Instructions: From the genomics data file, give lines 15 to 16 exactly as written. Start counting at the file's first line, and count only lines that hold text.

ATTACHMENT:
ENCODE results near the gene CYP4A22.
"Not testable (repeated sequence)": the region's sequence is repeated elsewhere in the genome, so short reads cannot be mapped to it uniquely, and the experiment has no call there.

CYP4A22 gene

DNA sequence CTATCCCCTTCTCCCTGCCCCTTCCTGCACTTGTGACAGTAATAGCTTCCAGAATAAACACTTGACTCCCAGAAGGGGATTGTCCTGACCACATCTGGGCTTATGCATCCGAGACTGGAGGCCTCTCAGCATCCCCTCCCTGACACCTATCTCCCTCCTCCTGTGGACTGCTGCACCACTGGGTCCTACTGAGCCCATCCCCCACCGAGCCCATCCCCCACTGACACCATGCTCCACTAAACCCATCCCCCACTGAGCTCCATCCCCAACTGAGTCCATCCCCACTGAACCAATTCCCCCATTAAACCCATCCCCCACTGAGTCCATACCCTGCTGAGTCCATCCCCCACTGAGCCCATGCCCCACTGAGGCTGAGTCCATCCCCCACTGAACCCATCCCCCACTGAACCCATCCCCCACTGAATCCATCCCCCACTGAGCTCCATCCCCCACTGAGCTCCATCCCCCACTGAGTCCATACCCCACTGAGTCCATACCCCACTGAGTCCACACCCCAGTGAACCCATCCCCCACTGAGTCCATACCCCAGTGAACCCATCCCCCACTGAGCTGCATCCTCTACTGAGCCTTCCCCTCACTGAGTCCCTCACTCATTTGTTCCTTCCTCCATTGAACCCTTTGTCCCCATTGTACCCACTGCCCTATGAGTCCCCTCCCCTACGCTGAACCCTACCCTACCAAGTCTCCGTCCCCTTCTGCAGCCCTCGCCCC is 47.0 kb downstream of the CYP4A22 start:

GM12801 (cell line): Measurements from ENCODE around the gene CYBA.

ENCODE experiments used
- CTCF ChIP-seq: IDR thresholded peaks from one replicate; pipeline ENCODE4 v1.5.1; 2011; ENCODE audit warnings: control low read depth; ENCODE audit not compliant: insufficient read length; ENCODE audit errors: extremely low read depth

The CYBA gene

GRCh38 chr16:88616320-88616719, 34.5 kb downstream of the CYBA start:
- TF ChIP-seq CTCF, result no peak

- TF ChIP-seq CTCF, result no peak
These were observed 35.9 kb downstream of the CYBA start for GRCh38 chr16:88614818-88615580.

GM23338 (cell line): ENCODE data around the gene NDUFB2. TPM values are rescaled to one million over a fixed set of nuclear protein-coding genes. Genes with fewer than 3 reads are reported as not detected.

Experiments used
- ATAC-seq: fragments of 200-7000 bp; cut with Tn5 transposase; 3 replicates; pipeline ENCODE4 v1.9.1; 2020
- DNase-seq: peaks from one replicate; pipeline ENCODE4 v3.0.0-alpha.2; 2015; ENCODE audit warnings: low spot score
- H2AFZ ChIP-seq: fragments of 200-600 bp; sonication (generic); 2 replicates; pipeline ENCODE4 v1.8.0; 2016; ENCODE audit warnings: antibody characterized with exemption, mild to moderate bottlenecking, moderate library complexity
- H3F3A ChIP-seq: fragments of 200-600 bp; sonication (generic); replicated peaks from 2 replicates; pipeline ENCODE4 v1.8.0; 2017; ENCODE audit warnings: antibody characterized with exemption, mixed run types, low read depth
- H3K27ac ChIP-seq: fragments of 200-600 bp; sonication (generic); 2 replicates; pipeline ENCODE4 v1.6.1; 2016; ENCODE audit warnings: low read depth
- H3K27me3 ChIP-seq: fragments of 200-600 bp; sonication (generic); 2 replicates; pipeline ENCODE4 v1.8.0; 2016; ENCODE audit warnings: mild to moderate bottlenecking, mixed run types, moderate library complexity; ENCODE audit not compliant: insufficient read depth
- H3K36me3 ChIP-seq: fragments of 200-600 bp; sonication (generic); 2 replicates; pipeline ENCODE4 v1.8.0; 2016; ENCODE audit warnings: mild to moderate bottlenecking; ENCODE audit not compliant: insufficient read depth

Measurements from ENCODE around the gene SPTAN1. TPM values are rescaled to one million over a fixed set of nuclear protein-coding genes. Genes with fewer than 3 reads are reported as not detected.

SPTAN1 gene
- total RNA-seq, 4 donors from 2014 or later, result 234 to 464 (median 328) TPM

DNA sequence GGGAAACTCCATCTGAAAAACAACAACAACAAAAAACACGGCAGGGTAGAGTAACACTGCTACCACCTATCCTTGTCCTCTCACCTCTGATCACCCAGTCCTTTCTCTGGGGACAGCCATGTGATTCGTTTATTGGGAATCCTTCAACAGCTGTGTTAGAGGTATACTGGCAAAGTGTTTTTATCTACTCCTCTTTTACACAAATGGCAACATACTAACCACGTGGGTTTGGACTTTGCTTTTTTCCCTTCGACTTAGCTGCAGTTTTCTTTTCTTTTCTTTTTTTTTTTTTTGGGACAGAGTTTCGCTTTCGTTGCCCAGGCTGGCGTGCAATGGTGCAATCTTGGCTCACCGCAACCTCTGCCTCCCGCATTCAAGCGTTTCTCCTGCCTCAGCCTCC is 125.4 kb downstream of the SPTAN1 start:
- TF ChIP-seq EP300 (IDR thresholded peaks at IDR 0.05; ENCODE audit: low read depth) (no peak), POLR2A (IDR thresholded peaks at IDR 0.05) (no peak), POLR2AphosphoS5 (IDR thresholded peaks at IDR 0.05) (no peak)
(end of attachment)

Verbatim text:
- ATAC-seq: fragments of 200-7000 bp; cut with Tn5 transposase; 3 replicates; pipeline ENCODE4 v1.9.1; 2020
- DNase-seq: peaks from one replicate; pipeline ENCODE4 v3.0.0-alpha.2; 2015; ENCODE audit warnings: low spot score